The Cloquet Forestry Center is the University's primary research and education forest. The Center serves the research, teaching, and education needs of the natural resources community. It is also home to Extension's Cloquet Regional office. The Center includes 3,400 acres that support broad areas of research and education. Meeting facilities and classrooms can accommodate up to 140 people, with onsite lodging and food service.
Cooperative Park Studies Program
The University of Minnesota Cooperative Park Studies Program (MN-CPSP) was created in a cooperative arrangement between the University of Minnesota and the National Park Service (NPS) in 1989. In the fall of 1996, the MN-CPSP became a part of the Biological Research Division (BRD) of the United States Geologic Survey. The unit provides scientifically-based knowledge for the management of federal lands and their natural resources, and transfers such information to other agencies and the public to assure careful stewardship of the nation's natural resources.
The Great Lakes Northern Forests Cooperative Ecosystem Studies Unit (GLNF CESU) was formally authorized in August 2002. It is part of a national network of CESUs and stretches from Minnesota to Maine including all or part of 13 states. The mission of the GLNF CESU is to conduct a program of research, technical assistance, and education that involves the biological, physical, social, and cultural sciences needed to address, manage and preserve Great Lakes Northern Forest ecosystems in a rapidly changing social, economic and environmental landscape. In addition to the host university-the University of Minnesota-GLNF CESU has 16 university partners, 9 nongovernmental organization partners, and 6 federal partners. Jerrilyn Thompson is the coordinator for the GLNF CESU.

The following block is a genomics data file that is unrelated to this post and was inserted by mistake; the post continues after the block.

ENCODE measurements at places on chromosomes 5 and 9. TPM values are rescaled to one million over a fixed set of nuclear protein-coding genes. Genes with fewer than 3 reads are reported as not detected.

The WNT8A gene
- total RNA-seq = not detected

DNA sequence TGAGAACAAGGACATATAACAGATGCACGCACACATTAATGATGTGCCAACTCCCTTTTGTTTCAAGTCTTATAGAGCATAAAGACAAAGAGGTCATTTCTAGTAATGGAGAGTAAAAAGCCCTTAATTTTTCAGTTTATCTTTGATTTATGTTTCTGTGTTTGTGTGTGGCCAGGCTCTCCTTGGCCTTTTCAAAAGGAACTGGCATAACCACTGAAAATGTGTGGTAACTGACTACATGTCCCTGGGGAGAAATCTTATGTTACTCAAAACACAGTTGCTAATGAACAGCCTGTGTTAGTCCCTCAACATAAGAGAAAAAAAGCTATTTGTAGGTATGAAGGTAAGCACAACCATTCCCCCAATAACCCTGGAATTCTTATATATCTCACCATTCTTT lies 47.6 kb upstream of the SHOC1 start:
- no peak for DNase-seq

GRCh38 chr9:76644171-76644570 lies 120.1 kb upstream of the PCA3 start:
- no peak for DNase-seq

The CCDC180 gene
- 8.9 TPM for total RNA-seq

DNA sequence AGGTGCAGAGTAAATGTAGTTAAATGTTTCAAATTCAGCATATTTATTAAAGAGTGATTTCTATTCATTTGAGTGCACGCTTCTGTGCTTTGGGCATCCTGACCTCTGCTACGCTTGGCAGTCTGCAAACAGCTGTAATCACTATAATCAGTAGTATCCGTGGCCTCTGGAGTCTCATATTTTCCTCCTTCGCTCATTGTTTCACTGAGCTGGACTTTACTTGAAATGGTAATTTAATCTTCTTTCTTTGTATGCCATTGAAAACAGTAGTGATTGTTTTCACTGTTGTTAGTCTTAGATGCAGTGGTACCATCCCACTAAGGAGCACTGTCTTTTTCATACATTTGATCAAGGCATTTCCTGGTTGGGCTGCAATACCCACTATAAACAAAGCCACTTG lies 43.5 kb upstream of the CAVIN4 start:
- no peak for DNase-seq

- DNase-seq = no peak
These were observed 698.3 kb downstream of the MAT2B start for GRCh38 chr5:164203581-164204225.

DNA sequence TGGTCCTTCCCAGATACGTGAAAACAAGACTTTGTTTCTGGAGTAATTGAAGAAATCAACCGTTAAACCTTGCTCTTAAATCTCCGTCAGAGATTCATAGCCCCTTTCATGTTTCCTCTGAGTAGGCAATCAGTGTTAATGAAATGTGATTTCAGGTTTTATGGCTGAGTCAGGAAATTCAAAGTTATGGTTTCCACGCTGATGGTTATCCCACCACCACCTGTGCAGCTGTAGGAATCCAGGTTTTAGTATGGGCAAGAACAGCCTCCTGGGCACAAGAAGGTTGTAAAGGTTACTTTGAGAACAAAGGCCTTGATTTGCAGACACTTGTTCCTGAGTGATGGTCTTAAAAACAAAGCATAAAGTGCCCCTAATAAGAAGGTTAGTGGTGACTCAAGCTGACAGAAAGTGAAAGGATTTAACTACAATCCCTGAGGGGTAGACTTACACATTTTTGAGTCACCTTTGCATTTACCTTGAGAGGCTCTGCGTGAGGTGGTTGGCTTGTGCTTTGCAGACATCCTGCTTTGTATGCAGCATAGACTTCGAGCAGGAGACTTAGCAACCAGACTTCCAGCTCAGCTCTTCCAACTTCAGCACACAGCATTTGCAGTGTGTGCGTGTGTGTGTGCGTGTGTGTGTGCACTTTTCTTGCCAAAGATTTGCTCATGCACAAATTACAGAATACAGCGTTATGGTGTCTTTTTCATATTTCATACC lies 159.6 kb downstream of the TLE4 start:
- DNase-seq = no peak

Hubachek Wilderness Research Center
The Hubachek Wilderness Research Center operates from Ely, Minnesota, and has been financed by the Wilderness Research Foundation and a private donor for more than 30 years. The College of Food, Agricultural and Natural Resource Sciences has been closely involved with the programs of the Center.